ChatGPT, AI policies—and international students?

In my experience, international students are often more likely to be suspected of academic dishonesty, especially when they write well. That statement might sound controversial, and it is.
Jonathan Summers
Jonathan Summers
Jonathan Summers is director of International Student Services at Cedar Crest College in Allentown, Pennsylvania.

ChatGPT and artificial intelligence are now a common part of the vocabulary in higher education. They can be used for lesson planning, quiz creation and, if used correctly by students, for research, language development and as an effective tool in their education to support student success. I have heard from language teachers who have used ChatGPT with their ESL students who have stated that it has had a positive impact on their learning.

On the flipside, admissions staff at colleges and universities across the country have seen countless numbers of ChatGPT-generated college essays, which at the very least compromises the legitimacy of the applicant’s story in their eyes. College writing assignments, research papers and all forms of academic work on many campuses are being flagged and submitted to faculty for review.

In my experience, international students are often more likely to be suspected of academic dishonesty, especially when they write well. That statement might sound controversial, and it is. But it’s what I have observed in the last 18 years that I have been involved in international higher education. Phrases such as “English is not their first language so it can’t possibly be their work,” and ‘This is just written too well,” are not uncommon.

Sometimes these statements are correct, but they are usually not. That’s why it’s important that there is a dissociation between using ChatGPT for the wrong reasons and applying that to international students. It’s a generalization and, as generalizations often go, it’s frequently applied to a situation both quickly and unfairly.

The problem is not the technology itself. It’s that many institutions of higher education do not have clear policies on ChatGPT and AI.

If faculty and staff are using the technology themselves then how can we filter how students use it? Is this a grey area and how far does this area reach? When is using ChatGPT considered to be plagiarism? We need to consider the short- and long-term effects of a student’s reliance on, or usage of, this technology during their educational journey.

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Many of us who work in higher ed recently read the widely shared article describing how a student during his graduation speech thanked ChatGPT for helping him graduate. The audacity. Or was he just using what was available to him?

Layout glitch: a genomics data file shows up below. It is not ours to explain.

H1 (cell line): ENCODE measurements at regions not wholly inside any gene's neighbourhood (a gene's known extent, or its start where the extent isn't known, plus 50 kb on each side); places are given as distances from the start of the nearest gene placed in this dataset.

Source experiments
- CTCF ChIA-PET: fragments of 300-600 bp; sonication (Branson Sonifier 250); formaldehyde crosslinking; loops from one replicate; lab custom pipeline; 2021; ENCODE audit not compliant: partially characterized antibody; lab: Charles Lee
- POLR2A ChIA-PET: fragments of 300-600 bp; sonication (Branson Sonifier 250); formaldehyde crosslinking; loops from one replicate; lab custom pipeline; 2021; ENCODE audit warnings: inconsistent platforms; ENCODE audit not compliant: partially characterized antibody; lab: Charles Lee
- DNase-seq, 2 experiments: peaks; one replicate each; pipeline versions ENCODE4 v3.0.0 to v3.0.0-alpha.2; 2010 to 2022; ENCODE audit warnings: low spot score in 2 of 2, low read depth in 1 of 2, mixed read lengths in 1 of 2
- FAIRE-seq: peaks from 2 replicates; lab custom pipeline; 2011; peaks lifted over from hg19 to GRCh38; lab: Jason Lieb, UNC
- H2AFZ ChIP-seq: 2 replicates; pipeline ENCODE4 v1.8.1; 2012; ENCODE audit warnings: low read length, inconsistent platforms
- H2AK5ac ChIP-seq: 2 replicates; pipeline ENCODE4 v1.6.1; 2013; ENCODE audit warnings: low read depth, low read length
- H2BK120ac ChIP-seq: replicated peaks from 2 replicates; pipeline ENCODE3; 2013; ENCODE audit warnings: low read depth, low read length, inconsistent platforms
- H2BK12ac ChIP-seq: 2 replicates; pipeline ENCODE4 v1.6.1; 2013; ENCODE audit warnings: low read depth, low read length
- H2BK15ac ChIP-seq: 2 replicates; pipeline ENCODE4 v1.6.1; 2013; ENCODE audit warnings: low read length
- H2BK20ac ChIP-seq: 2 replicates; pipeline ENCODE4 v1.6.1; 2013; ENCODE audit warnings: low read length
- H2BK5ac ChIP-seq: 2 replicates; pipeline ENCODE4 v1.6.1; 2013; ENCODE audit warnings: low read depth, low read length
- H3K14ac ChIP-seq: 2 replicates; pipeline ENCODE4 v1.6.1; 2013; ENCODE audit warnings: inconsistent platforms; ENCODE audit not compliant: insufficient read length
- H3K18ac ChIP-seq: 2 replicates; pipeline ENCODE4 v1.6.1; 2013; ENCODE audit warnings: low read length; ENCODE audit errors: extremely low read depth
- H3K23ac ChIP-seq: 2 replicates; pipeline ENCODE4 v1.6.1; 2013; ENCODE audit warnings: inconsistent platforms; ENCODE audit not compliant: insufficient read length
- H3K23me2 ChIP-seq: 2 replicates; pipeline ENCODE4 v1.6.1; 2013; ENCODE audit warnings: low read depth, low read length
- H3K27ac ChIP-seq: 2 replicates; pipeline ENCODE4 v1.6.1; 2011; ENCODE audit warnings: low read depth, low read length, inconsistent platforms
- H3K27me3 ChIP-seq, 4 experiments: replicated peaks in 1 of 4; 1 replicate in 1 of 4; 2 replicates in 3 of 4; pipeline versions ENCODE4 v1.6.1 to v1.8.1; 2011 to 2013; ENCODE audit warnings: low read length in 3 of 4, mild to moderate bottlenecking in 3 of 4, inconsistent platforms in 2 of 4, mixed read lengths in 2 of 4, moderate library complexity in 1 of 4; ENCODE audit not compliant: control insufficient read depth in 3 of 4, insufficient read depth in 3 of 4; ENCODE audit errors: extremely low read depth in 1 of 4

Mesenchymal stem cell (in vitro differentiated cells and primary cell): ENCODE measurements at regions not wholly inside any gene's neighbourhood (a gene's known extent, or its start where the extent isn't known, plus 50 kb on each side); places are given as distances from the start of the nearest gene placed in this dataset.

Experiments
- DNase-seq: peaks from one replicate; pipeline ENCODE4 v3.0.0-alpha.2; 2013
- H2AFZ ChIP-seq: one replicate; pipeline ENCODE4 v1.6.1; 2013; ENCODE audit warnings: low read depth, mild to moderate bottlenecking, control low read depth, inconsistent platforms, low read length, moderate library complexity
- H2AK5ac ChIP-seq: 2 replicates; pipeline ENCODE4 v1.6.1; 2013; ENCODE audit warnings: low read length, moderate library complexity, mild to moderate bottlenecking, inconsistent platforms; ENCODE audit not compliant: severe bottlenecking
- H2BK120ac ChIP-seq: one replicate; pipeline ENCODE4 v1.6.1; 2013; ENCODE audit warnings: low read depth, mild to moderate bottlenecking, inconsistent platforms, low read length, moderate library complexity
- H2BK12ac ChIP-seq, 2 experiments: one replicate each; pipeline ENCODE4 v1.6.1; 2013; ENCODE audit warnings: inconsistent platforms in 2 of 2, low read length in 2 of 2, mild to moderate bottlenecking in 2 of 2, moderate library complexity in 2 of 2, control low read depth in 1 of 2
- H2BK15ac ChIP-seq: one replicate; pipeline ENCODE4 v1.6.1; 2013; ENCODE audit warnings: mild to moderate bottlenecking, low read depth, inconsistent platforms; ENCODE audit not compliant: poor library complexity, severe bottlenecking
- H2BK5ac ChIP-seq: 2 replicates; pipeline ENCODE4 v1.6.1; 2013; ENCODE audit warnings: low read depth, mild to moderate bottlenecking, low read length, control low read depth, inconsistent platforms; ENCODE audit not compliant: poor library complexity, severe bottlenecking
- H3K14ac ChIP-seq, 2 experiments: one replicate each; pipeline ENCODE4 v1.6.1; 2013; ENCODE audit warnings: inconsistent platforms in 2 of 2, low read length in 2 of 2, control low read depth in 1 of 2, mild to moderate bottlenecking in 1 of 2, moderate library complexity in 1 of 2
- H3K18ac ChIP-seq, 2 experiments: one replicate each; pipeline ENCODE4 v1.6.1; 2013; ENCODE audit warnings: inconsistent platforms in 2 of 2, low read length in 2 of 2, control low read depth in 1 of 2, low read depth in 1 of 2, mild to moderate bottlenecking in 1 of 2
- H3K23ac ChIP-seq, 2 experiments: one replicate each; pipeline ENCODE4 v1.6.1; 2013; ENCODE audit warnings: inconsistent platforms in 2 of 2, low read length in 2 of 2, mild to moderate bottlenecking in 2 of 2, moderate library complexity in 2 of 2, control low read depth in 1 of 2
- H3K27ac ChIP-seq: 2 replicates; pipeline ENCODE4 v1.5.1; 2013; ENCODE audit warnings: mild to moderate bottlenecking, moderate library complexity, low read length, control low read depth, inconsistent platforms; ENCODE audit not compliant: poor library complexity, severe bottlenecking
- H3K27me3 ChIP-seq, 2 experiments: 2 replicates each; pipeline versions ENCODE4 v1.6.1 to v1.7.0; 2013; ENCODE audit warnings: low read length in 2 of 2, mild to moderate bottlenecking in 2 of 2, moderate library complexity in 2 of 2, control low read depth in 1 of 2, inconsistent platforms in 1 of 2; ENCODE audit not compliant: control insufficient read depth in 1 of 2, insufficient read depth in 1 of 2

Moving forward, we must start looking at how institutions can get ahead of ChatGPT. In my field of international student education, ChatGPT should be discussed as part of international student orientation. That’s what we’re doing at my college. The trick is to introduce the technology in a way that focuses on how to use it correctly.

I encourage others who work with international students to have these conversations on their campuses. But with it still being so new how do we do that effectively? From an academic standpoint, faculty should address ChatGPT and AI in their class and on their syllabi. Open discussions among colleagues and with academic leadership on campuses large and small about establishing clear policies on this are essential.

ChatGPT workshops, and educational resources need to be introduced throughout a student’s educational journey. After all, this is not a “one-and-done” type of arrangement.

Institutions of higher education have a wealth of technology and platforms to aid learning. Using ChatGPT and AI for good is a priority. So, it is essential that each institution put together a comprehensive approach to ChatGPT in how it is introduced to students, how it is promoted, how it is discouraged, and what are the ramifications for misuse.

Institutions should look at the best way to establish an institutional policy on ChatGPT and AI so that each individual faculty member doesn’t have to create their own set of rules. Perhaps there can be flexibility in that, but we don’t want faculty being caught between a ChatGPT rock and a hard place.

The bottom line is that more conversations need to happen on this topic, even though it can be an intimidating one as we all seek to better understand the technology. If we don’t address it, it might get away from us—and isn’t that what so many in higher education and beyond are really afraid of?

– Jonathan Summers is Director of International Student Services at Cedar Crest College in Allentown, Pennsylvania.


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